We compare supermarket own-brand Bran Flakes too see which is best
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Supermarket own-brands are struggling households’ best friends during the cost of living crisis.
By switching from name brands to own-brand products, you can save money on your shopping bill.
With that in mind, Lancs Live reporter Fatima Aziz ditched the Kellogg’s brand and decided to pit supermarket own-brand Bran Flakes against each other to find the best one.
Here is how she got on:
“To look at, they were thin, crispy and varied in size with some smaller flakes and some much larger flakes – but I liked that variation.
“In short, they looked good.
“With a generous dash of milk I tucked in, but sadly, I knew straight away this bowl was not making the cut.
“The thin and crispy look fooled me into thinking they would have a nice crunchy texture.
“Instead they were hard, brittle and rather flavourless.
“The only enjoyable part was when they had softened up with the milk but even then, while the texture might have been rectified but there was very little flavour to them.
“If I thought really hard about it, there was a hint of sweetness to them but who wants to think that hard first thing in a morning?.
“At 95p for a 500g box, price wise, it’s not a bad option, but certainly not the one for me.
“This version is the same price as the Asda one and you get a whole 250g more in the pack. So far so good.
“When I poured out a bowl, I felt the flakes looked very similar to the Asda version – uh oh.
“But happily, that’s where the comparisons stopped.
“Aldi’s Bran Flakes have heaps more flavour, almost like a bowl of Shreddies.
“The flakes are thin and crispy without being brittle.
“What I loved the most is that even when they sat in the milk for a few minutes, they were still so enjoyable and dare I say, moreish.
“I thoroughly enjoyed both the taste and texture of this bowl and considering you get way more than the Asda version for the exact same price, I’d say this one is much more worth your money.
“If you’re after a bowl of cardboard, then this is the cereal for you.
“I know this cereal is supposed to be slightly more nutritional with added wholegrain levels but when all you can taste is nothing but wholegrain, it does get very boring, very quick.
“The texture isn’t the worst, the flakes are fairly crunchy and not too dry but honestly, that’s the only redeeming factor of this entire cereal-eating experience.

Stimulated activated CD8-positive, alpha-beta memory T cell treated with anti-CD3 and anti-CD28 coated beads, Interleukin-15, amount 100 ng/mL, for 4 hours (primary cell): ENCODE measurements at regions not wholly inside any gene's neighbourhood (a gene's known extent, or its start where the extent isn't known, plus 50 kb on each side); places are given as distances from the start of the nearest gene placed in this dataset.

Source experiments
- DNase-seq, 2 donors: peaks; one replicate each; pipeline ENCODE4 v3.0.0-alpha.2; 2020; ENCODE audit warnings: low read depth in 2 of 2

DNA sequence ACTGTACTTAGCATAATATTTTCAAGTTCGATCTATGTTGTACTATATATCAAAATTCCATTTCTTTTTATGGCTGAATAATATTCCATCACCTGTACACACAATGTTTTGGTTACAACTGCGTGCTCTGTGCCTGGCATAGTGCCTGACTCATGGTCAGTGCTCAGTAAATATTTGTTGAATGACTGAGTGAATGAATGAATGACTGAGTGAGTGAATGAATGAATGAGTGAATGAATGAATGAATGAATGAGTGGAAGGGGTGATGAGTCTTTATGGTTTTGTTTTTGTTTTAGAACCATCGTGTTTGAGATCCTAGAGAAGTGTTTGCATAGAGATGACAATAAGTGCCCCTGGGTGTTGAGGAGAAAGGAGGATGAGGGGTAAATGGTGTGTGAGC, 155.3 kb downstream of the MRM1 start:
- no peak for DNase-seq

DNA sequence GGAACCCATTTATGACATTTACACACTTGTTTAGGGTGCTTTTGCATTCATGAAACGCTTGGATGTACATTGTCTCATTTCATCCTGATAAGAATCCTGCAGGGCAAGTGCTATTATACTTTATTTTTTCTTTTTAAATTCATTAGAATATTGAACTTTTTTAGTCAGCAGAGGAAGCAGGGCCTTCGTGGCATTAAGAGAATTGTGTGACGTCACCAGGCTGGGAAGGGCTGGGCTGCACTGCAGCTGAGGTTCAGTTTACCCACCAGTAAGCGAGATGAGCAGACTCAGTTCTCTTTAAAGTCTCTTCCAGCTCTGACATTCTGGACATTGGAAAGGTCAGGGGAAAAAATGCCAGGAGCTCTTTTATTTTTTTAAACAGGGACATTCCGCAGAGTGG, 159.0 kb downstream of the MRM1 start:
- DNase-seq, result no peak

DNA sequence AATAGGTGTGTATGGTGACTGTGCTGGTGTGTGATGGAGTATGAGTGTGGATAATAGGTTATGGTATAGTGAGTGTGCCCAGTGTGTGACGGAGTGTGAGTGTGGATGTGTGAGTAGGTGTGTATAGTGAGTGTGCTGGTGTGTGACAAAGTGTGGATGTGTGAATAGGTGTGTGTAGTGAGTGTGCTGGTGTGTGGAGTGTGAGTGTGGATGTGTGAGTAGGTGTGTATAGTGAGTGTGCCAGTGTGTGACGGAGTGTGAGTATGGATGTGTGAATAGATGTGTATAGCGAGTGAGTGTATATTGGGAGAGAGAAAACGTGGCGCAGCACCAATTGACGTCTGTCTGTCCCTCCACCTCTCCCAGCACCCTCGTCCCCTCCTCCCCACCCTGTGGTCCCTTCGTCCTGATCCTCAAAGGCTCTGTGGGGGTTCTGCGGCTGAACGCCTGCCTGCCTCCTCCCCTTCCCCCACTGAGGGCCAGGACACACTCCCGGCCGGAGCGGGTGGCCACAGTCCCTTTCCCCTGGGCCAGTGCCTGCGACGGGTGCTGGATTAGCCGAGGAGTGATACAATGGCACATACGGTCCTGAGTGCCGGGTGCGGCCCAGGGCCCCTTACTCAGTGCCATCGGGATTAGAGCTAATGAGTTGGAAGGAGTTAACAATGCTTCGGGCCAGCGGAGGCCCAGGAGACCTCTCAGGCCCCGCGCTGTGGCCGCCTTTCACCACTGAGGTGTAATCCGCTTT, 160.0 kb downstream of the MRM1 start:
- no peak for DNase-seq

“Considering it costs £1.15 and knowing there are already better quality options that offer more value for money, I’d say give this one a miss.
“This is what I’d call a ‘no frills’ take on Bran Flakes. Everything was just okay with it.
“The texture was slightly thicker and crunchier than the others I’d tested out which was a nice change from the brittle flakes I’d been shovelling down.
“There wasn’t much flavour to them aside from a sweet aftertaste which I’m pretty sure was more from the milk than the cereal itself.
“Surprisingly, it wasn’t a bad thing.
“It just meant it was a more plain cereal but most mornings I can imagine appreciating the lack of flavours that might conflict with my usual disinterest in anything sickly sweet in the morning.
“This bowl of cereal would be the kind that would go down well with some fruity toppings – I personally recommend chopped up bananas and blueberries.
“Price: 75p – 500g
“If Aldi, Morrisons, Lidl and Asda all decided to collectively make a box of Bran Flakes, it would be like the Sainsbury’s one.
“This box had the texture of Lidl and Asda combined, slightly thicker but with a more brittle aftertaste that wasn’t the nicest to eat.
“With the aid of some milk, it turned more into the texture of Aldi’s Bran Flakes but sadly Morrison’s excessive wholegrain taste did come through slightly.
“Again, once soaked in the milk the entire bowl was much more enjoyable and I found it veered closer to the Lidl and Aldi version.
“For 750g at £1.10, this would be a good alternative to the Kellogg’s brand for less than half of the price, but not my favourite.
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